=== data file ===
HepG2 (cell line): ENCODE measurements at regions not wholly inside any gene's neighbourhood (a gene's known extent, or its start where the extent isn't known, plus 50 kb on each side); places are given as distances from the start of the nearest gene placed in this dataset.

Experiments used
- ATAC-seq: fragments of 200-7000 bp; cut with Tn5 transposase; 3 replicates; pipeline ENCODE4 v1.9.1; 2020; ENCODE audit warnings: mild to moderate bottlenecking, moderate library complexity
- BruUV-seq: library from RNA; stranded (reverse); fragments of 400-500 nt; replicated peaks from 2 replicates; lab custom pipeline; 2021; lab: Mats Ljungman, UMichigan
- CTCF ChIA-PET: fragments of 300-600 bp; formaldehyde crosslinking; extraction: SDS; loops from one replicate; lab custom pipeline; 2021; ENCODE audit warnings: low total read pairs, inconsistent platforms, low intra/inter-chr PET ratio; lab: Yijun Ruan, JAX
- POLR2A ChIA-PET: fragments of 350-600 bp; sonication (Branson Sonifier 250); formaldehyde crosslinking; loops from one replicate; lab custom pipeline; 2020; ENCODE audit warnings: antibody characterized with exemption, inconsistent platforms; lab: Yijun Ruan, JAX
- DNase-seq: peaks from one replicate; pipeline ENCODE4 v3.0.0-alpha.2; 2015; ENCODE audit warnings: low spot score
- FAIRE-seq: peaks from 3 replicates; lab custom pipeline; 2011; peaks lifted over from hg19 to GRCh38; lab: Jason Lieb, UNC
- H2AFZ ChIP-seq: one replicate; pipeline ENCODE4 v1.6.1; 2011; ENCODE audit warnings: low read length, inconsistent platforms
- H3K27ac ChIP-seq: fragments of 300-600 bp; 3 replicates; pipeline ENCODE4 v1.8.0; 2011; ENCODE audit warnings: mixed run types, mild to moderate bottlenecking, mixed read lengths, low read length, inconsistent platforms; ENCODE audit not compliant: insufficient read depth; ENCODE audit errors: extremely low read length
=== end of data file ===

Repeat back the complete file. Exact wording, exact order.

HepG2 (cell line): ENCODE measurements at regions not wholly inside any gene's neighbourhood (a gene's known extent, or its start where the extent isn't known, plus 50 kb on each side); places are given as distances from the start of the nearest gene placed in this dataset.

Experiments used
- ATAC-seq: fragments of 200-7000 bp; cut with Tn5 transposase; 3 replicates; pipeline ENCODE4 v1.9.1; 2020; ENCODE audit warnings: mild to moderate bottlenecking, moderate library complexity
- BruUV-seq: library from RNA; stranded (reverse); fragments of 400-500 nt; replicated peaks from 2 replicates; lab custom pipeline; 2021; lab: Mats Ljungman, UMichigan
- CTCF ChIA-PET: fragments of 300-600 bp; formaldehyde crosslinking; extraction: SDS; loops from one replicate; lab custom pipeline; 2021; ENCODE audit warnings: low total read pairs, inconsistent platforms, low intra/inter-chr PET ratio; lab: Yijun Ruan, JAX
- POLR2A ChIA-PET: fragments of 350-600 bp; sonication (Branson Sonifier 250); formaldehyde crosslinking; loops from one replicate; lab custom pipeline; 2020; ENCODE audit warnings: antibody characterized with exemption, inconsistent platforms; lab: Yijun Ruan, JAX
- DNase-seq: peaks from one replicate; pipeline ENCODE4 v3.0.0-alpha.2; 2015; ENCODE audit warnings: low spot score
- FAIRE-seq: peaks from 3 replicates; lab custom pipeline; 2011; peaks lifted over from hg19 to GRCh38; lab: Jason Lieb, UNC
- H2AFZ ChIP-seq: one replicate; pipeline ENCODE4 v1.6.1; 2011; ENCODE audit warnings: low read length, inconsistent platforms
- H3K27ac ChIP-seq: fragments of 300-600 bp; 3 replicates; pipeline ENCODE4 v1.8.0; 2011; ENCODE audit warnings: mixed run types, mild to moderate bottlenecking, mixed read lengths, low read length, inconsistent platforms; ENCODE audit not compliant: insufficient read depth; ENCODE audit errors: extremely low read length